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Abstract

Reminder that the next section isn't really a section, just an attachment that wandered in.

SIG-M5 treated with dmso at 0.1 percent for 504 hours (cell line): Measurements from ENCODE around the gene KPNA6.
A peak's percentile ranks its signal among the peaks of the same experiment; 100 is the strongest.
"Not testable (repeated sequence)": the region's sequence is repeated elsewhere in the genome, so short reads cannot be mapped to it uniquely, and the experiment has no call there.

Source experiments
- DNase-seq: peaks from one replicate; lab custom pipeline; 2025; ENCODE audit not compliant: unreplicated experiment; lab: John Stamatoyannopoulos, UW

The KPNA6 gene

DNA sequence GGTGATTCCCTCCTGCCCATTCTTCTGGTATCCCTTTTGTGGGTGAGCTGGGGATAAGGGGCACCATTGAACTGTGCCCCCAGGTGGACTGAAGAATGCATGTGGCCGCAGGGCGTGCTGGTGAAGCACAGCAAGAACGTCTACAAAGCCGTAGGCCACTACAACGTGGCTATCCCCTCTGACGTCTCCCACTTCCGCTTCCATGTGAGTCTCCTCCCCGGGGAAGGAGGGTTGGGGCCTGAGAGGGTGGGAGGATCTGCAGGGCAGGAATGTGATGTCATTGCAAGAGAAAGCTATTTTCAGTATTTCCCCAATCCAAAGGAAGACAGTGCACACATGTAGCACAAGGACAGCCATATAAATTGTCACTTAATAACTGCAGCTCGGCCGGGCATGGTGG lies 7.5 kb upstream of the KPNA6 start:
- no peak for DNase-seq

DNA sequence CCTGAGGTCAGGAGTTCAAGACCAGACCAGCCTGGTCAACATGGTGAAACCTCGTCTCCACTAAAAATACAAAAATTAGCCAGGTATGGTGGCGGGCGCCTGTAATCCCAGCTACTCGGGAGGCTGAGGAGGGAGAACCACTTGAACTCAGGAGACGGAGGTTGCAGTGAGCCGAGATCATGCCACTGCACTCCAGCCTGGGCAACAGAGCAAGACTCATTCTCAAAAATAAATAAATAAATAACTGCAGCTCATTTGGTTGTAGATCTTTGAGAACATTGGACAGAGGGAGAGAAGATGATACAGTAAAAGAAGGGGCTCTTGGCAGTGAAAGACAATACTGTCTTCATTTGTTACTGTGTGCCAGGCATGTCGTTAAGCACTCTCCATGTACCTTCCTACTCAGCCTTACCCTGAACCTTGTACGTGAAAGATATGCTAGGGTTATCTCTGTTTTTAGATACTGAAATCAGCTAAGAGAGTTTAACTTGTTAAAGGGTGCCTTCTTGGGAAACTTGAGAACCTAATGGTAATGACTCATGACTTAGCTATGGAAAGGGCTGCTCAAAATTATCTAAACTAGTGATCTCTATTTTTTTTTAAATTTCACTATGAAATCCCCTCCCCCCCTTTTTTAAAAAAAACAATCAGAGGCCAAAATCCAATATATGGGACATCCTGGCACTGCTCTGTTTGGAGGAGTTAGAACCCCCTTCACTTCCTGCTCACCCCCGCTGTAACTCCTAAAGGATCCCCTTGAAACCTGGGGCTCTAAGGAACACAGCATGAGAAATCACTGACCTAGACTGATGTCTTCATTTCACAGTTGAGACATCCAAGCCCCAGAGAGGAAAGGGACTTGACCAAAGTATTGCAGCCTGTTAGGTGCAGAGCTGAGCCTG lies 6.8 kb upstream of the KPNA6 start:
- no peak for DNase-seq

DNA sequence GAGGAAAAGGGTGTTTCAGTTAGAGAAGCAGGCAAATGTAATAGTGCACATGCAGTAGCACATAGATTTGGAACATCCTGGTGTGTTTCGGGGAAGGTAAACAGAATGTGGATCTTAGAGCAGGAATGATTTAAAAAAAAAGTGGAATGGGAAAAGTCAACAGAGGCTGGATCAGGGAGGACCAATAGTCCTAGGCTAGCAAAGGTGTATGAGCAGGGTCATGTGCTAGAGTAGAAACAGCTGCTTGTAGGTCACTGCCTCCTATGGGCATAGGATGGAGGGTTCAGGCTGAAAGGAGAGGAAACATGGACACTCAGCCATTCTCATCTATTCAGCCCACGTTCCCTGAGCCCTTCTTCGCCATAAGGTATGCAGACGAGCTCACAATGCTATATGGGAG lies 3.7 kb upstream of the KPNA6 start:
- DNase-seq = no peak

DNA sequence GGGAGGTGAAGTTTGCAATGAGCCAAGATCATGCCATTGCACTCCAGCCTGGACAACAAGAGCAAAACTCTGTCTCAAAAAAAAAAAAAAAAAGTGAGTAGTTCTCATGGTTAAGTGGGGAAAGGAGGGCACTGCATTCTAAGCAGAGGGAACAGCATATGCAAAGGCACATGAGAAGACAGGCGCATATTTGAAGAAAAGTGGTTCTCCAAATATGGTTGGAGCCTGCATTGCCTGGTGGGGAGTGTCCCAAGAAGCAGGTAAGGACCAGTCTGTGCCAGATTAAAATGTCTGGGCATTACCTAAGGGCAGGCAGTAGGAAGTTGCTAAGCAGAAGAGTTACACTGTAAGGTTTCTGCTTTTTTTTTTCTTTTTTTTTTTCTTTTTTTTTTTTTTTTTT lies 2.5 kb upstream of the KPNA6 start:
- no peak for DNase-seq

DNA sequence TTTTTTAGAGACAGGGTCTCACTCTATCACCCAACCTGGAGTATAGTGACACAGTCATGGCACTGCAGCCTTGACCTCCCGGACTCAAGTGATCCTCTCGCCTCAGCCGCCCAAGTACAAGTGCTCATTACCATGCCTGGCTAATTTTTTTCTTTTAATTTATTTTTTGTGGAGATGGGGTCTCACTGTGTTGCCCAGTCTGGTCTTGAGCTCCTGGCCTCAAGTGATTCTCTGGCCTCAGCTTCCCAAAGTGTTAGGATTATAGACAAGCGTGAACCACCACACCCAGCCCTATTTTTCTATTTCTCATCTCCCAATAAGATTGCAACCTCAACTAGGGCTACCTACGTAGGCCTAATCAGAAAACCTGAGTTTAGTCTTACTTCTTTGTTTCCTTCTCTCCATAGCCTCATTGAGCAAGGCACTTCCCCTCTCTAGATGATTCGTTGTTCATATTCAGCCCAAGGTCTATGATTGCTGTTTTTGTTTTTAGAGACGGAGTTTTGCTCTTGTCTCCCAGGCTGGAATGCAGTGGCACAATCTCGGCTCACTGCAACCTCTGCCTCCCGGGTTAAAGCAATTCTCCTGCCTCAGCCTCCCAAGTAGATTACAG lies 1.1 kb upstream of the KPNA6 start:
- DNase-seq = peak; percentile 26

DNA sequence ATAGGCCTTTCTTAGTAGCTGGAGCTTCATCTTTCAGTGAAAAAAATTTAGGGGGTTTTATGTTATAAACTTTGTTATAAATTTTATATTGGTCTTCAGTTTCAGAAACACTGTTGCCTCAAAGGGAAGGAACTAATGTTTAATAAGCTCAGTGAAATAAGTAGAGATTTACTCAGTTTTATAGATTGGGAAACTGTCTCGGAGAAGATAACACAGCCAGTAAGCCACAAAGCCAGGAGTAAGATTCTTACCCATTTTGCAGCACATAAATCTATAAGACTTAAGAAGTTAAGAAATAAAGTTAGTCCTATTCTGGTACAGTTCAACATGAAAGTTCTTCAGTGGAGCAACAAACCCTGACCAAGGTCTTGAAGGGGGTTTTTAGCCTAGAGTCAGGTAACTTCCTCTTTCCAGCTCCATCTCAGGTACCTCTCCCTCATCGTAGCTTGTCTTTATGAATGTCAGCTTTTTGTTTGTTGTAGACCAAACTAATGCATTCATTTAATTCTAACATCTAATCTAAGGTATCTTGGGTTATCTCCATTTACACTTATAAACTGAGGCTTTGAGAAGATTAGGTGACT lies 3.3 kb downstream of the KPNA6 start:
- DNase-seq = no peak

A high proportion of recent Zairian fiction features intellectuals—educators, priests, students, and professionals—as major characters who are in some way alienated from society. This study documents the extent of this occurrence in novels by Mbwil a Mpang Ngal, V. Y. Mudimbe, Bolya Baenga, and Pius Ngandu Nkashama and, at the same time, relates the situation of the intellectual as seen in these works to some of the social and political factors peculiar to Zaire's colonial history and post-independence evolution. Analyses of individual novels provide the basis for a discussion of Belgian colonial policies regarding the évolué, the ambiguous role of the African priest in the Congo, the growing corruption of the new governing elite since independence, and the ongoing political repression of intellectuals who oppose the status quo. While the characters in the works under examination suffer from different sorts of alienation, all of them are in some way victims of changes in class structure during the post-colonial period.

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